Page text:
Yaxley, Young

the new 'Vote'/'Score' feature

hi Scott,
Is there any chance of enabling us to see who 'votes "up" (likes) our comments on posts? similar to how it shows on FB. This would show who is interested in the subject, who was helped by the comment or who agrees with what was said. This could lead to 2 or more of us working together to reach a solution

Obviously, this would not be popular for those giving a "down" vote' but in fact, a down vote is of little help on any comment if we don't know exactly what it is about the comment they do not agree with

1 comment(s), latest 1 year, 9 months ago

Mabel Lillian ALFE (1887-1959) - Tokoroa

what do you know about Mabel Lillian ALFE (1887-1959)

She married Alfred SLOPER (1885-1938) in 1905 and had 5 known children
* 1905 - 1994 Nina Mabel Sloper
- married Lancelot Joseph Cyrus ASHWORTH (1899-1967) in 1925
* 1908 - 1987 Catherine Mary Sloper
- married Alfred Benjamin James HAMLIN (1898-1989) in 1929
* 1912 - Alma Lilian Sloper
- married Sydney Henry BOOTE (1906-1994) in 1935
* 1913 - Phyllis Sloper
- nothing known
* 1915 - 1998 Eric Robert Sloper
- married Joy Isabel Jane COLSON (1919-1998) in 1940

TIMELINE for Mabel Lillian Sloper
New Zealand Herald, 21 May 1931

A most successful meeting of ladies, presided over by Mrs A. Sloper, was held in the Tokoroa Hall to meet the president and several members of the Putaruru branch, who were present to assist in the formation of a Women's Division in Tokoroa

Auckland Star, 18 January 1934

An enjoyable evening was given by Mrs A. Sloper at her home, Tokoroa, to farewell Mrs Barr, who is leaving the district. Mrs Sloper was assisted by Mrs Kendall in arranging the evening's entertainment. Mr J. H. Lory, in making a presentation to Mrs Barr and her daughters, Valerie and Betty, referred briefly to the widespread regret that was felt at their departure. Among those present were: Mesdames Lory, Carruthers, Flavall, Kendall, Nicholson, Pearson, Turner, Ashworth, Newell, Purchase, Nichols and Miss Mowbray

New Zealand Herald, 17 May 1935

A very full year's work was reported at the annual meeting of the Putaruru sub-branch of the Plunket Society and a satisfactory balance was revealed. Among the more important activities of the year had been the erection of a plunket room in Putaruru.
The election of officers resulted:- President, Mrs H. B. Coupe; vice-presidents, Mesdames J. Ranger, W. Campbell, W. Yandle, A. H. Tulloch, A. G. Leggatt, J. H. Scott and C. G. MacDiarmid; secretary, Mrs R. G. Hutton; treasurer, Mrs H. L. Martin; committee, Mesdames, K. McDermott, H. Lindsey, J. R. O. Lochhead, A. L. Mason, L. Blackman, M. St. J. Paxton, A. Sloper, E. Watkins, H. Rees, L. Hooper, C. C. Neal

New Zealand Herald, 26 September 1938
SLOPER - On September 24, at Matamata, Alfred, dearly beloved husband of Mabel Sloper, Tokoroa, and father of Nina, Catherine, Alma, Phyllis and Eric; aged 52 years

New Zealand Herald, 5 October 1938
SLOPER - Mrs A. Sloper and Family, Tokoroa, wish to thank all kind friends and relations for expressions of sympathy and floral emblems received in their recent sad bereavement

New Zealand Herald, 10 May 1940
SLOPER-COLSON - On April 6, at St Peter's Church, Putaruru, by Rev. P. Cleary, Joy Isabel Jane, third daughter of Mr and Mrs F. Colson, Tokoroa, to Eric Robert, only son of Mrs Mabel and the late Alfred Sloper, Tokoroa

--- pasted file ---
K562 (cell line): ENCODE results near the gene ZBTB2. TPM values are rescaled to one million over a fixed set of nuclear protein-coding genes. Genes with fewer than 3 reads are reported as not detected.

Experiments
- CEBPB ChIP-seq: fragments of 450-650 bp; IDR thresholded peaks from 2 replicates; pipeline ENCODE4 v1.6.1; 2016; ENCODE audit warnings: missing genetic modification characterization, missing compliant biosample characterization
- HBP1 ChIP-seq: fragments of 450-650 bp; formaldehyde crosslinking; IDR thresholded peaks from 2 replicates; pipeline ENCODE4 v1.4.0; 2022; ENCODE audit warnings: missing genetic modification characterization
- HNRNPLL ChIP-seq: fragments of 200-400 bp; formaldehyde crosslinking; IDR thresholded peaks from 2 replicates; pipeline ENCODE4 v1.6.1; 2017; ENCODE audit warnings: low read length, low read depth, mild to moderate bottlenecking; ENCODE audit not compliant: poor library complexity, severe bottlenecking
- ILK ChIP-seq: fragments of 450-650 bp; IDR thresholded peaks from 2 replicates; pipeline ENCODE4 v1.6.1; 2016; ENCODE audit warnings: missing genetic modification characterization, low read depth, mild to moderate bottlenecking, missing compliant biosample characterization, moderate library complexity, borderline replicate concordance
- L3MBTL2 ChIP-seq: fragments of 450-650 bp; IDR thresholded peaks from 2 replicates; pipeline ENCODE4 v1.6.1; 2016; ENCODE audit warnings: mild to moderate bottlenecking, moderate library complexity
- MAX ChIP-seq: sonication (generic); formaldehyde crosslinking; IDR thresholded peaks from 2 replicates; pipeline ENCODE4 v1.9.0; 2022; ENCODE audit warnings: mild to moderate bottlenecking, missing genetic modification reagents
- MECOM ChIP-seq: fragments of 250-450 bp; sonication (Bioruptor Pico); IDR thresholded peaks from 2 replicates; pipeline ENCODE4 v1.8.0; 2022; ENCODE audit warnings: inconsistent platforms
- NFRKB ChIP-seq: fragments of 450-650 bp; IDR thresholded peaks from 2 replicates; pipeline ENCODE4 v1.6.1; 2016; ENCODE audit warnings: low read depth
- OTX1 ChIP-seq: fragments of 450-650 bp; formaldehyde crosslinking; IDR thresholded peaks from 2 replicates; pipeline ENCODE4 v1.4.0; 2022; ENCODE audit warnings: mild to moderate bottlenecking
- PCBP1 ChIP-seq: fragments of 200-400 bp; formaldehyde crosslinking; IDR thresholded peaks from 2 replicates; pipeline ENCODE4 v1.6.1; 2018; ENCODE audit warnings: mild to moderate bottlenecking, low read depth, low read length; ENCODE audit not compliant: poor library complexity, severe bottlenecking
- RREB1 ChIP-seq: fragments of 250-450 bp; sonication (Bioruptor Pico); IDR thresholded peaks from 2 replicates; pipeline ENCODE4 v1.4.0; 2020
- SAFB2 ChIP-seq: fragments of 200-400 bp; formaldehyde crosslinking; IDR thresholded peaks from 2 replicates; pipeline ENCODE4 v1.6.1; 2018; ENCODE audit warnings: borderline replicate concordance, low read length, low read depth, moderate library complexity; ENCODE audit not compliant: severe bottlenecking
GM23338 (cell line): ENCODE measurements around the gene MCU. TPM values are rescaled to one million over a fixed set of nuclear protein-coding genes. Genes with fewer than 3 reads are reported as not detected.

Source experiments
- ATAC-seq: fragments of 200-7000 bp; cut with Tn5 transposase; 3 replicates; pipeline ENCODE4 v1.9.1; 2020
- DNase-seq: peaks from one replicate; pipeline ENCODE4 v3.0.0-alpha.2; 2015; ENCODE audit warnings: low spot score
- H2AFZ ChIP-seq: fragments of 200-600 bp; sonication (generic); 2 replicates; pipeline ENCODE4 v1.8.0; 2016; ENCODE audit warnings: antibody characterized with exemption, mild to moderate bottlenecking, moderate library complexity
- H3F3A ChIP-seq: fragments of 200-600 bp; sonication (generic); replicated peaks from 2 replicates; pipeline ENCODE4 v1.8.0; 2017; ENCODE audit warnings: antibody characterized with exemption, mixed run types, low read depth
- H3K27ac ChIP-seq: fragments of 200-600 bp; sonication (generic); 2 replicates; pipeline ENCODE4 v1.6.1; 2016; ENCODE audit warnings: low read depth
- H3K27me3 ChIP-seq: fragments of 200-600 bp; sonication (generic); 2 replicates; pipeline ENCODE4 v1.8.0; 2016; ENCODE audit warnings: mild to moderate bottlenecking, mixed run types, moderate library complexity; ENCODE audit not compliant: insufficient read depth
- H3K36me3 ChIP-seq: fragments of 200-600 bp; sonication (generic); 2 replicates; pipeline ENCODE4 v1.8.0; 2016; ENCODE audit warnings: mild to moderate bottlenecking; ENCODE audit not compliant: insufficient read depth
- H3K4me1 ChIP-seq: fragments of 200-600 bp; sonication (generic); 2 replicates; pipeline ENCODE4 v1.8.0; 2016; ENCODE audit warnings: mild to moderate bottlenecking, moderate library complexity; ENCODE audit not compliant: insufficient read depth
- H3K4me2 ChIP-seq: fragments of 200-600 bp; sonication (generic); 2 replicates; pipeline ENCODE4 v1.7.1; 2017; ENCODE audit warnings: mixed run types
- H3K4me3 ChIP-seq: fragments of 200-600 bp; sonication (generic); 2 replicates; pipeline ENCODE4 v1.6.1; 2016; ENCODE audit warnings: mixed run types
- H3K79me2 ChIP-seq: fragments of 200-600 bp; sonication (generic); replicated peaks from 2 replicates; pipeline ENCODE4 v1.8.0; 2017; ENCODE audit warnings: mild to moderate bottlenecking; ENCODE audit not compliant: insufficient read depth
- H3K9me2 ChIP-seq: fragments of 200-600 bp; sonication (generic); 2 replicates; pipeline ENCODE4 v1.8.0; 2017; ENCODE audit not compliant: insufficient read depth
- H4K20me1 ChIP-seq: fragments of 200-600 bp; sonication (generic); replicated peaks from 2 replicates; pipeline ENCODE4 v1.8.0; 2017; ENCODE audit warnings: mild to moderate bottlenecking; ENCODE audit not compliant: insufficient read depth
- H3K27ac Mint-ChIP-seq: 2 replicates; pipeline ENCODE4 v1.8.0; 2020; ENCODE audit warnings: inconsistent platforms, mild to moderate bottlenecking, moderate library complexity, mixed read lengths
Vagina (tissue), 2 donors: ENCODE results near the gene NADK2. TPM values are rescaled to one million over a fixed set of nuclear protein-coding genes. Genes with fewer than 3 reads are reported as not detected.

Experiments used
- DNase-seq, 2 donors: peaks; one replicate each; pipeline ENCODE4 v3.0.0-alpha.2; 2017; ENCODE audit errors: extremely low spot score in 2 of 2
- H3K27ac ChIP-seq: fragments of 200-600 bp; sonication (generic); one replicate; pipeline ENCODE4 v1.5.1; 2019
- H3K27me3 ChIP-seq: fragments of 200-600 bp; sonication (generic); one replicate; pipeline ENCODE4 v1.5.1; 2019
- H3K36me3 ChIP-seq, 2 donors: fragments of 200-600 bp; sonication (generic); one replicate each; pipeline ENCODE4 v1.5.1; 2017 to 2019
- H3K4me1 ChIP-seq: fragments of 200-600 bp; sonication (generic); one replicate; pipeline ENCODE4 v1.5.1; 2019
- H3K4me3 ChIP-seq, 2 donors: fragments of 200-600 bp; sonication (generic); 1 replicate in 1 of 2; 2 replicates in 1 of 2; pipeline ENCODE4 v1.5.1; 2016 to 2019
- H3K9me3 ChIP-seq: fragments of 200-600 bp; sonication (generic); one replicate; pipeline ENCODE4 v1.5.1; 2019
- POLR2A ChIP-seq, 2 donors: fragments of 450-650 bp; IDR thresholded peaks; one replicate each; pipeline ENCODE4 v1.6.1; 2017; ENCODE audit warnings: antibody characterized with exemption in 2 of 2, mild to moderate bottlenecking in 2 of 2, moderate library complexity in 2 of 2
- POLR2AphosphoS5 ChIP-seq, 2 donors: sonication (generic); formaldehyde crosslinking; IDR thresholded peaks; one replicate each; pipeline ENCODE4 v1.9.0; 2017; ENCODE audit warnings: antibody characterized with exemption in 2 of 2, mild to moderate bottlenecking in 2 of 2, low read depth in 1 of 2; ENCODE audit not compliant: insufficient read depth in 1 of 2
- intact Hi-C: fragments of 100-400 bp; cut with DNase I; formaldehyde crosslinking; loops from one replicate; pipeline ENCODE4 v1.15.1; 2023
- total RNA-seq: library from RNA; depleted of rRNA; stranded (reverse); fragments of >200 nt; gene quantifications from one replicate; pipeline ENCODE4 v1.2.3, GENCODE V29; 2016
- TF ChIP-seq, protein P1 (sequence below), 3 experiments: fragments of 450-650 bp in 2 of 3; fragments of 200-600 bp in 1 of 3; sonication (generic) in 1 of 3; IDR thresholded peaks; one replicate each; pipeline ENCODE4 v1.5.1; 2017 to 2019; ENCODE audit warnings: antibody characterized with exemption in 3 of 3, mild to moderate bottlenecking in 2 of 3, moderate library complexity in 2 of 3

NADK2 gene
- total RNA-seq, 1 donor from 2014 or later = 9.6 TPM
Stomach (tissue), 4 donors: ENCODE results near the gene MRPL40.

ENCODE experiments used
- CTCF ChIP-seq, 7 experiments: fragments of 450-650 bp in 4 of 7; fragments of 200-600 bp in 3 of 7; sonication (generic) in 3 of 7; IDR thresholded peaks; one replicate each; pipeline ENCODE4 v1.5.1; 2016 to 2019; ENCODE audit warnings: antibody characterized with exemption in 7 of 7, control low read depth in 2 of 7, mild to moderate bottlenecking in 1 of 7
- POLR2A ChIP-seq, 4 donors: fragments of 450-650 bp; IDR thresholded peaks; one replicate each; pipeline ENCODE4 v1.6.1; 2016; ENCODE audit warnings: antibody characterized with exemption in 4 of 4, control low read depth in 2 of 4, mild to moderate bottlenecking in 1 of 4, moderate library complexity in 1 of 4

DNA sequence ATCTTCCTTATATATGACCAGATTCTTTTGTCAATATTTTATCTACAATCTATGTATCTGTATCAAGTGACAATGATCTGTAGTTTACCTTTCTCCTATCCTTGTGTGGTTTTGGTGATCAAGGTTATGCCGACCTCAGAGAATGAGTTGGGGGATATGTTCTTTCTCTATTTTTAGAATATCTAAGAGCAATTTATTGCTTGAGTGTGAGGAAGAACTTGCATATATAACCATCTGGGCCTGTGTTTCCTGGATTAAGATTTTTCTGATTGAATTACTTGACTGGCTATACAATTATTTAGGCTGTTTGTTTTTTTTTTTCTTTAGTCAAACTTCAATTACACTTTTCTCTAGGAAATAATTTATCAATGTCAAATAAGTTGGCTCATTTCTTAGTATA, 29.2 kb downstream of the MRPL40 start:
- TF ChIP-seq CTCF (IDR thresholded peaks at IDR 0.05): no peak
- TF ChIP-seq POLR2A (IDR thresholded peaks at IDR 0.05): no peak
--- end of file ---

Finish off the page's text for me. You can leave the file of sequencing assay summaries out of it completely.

Mabel & Alfred are buried together. The headstone reads:
In loving memory of Alfred, Dearly loved husband of Mabel Lilian SLOPER, Died 24th Sept 1938, Aged 53 years, And Mabel Lilian, Died 20th July 1959, Aged 72 years.

The Sloper family had the original Butcher Shop in Tokoroa
Mabel remarried to James (Jack) Baird Campbell after Alfred's death. Jack was the original Manager of the Matarawa Land Company

Murder/Suicide during Honeymoon, PALMERSTON NORTH - 1899

Martha BOUTS (1845-1910) married in 1874 to
Police Sergeant John PRICE (1834-1891)
* John was from Wales and a non-commissioned officer who served through the Indian Mutiny. He came to NZ about 1860 and was in the NZ Police force for many years serving in Canterbury & Auckland.
JOHN died in Cole St., Masterton 10 June 1891 aged 57 from acute bronchitis & is buried Old Ground at Archer Street
John's Obituary
MARTHA died in Masterton 17 Oct 1910 aged 65 & is buried Archer Street

JOHN & MARTHA had 4 known children:
*1875 - 1876 Florence Llewellyn Price
- Florence died 4 Feb 1876 aged 5 months and is buried in Bolton St cemetery, Wellington

*1876 - 1962 Harvey 'Harry' Llewelyn Price
-- Harry married Lillian SIDDERS in 1911
- Lillian was from Kent, England. She was in a de facto relationship with Horace Edwin FERNEE who was still married to Emma Rhoda Palmer (1859-1936). They had a son Horace George Fernee (1896-1963). Lillian emigrated to NZ with 12 year old Horace in 1908. De facto Horace stayed in England and remarried in 1916 after a divorce from Emma.
* Harry & Lillian lived next door to his mother, Martha Price, at 28 Sussex Street, Masterton when Horace served as Private 23818 in WWI
- Harry died 5 July 1962 aged 81 and is buried Archer Street cemetery, Masterton

*1878 - MARTHA 'Minnie' PRICE
-- Minnie married William Daniel McKAIN, 4 Jan 1899 at 30 Sussex St (against her mother's wishes who thought she could do better than a brushmaker). William was 1 of 15 children of Daniel McKain & Amelia O'Hara, confectioners in Lower Hutt ... see STORY BELOW

*1880 - 1932 Edward Thomas Price
-- Edward married Helen May EXELL (1880-1963) in 1907
- Edward died 11 Dec 1932 aged 52 and is buried Archer Street cemetery, Masterton

The MURDER/SUICIDE of Minnie Price & William McKain
Minnie Price married William Daniel McKain, 4 Jan 1899
After a month long honeymoon in Dunedin, Christchurch & Auckland, William and Minnie returned to Wellington where William pawned his violin in Johnsonville to buy a ticket to Palmerston North.
They arrived there on Valentine's Day and were staying at the Royal Hotel. Three nights later, on Friday 17 Feb, William was heard in his room dictating a letter for Minnie to write (this later showed premeditation, the contents in link below)